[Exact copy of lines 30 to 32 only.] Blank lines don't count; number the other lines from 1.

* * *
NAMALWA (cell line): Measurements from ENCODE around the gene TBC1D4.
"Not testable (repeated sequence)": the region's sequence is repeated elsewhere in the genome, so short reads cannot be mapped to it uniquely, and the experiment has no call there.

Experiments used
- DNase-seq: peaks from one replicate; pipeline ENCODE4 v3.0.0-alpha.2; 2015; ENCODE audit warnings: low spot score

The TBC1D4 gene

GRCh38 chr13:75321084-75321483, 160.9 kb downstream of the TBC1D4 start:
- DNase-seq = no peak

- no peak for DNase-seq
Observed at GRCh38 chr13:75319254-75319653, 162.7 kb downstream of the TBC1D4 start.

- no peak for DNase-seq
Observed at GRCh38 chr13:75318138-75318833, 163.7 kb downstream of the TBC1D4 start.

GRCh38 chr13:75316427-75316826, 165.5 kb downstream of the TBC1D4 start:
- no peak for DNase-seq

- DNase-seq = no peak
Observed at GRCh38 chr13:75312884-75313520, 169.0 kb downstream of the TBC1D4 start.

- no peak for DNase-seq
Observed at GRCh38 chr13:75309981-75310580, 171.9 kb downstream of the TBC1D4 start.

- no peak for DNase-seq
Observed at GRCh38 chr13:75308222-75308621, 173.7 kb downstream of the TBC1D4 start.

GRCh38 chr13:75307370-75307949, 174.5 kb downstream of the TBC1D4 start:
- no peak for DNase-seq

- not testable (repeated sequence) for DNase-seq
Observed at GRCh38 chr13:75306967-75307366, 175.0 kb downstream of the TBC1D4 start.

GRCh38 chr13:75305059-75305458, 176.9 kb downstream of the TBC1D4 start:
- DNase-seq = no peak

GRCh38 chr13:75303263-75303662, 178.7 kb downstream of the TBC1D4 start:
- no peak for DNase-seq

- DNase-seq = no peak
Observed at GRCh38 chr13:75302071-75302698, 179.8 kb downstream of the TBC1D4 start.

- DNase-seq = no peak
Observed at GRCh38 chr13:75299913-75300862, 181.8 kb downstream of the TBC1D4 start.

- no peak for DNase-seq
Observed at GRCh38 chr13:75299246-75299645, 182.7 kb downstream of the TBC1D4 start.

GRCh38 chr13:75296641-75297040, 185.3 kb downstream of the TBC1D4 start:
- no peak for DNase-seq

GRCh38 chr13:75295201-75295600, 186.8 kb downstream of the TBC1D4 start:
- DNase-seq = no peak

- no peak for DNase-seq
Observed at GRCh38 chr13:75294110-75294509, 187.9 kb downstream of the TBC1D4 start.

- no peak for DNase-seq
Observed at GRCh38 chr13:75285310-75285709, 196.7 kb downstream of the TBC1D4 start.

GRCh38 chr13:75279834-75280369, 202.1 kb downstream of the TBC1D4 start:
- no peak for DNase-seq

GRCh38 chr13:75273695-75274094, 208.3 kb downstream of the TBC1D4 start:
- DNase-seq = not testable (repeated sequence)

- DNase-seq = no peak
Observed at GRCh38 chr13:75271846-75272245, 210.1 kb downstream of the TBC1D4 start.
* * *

- DNase-seq = no peak
Observed at GRCh38 chr13:75299913-75300862, 181.8 kb downstream of the TBC1D4 start.

- no peak for DNase-seq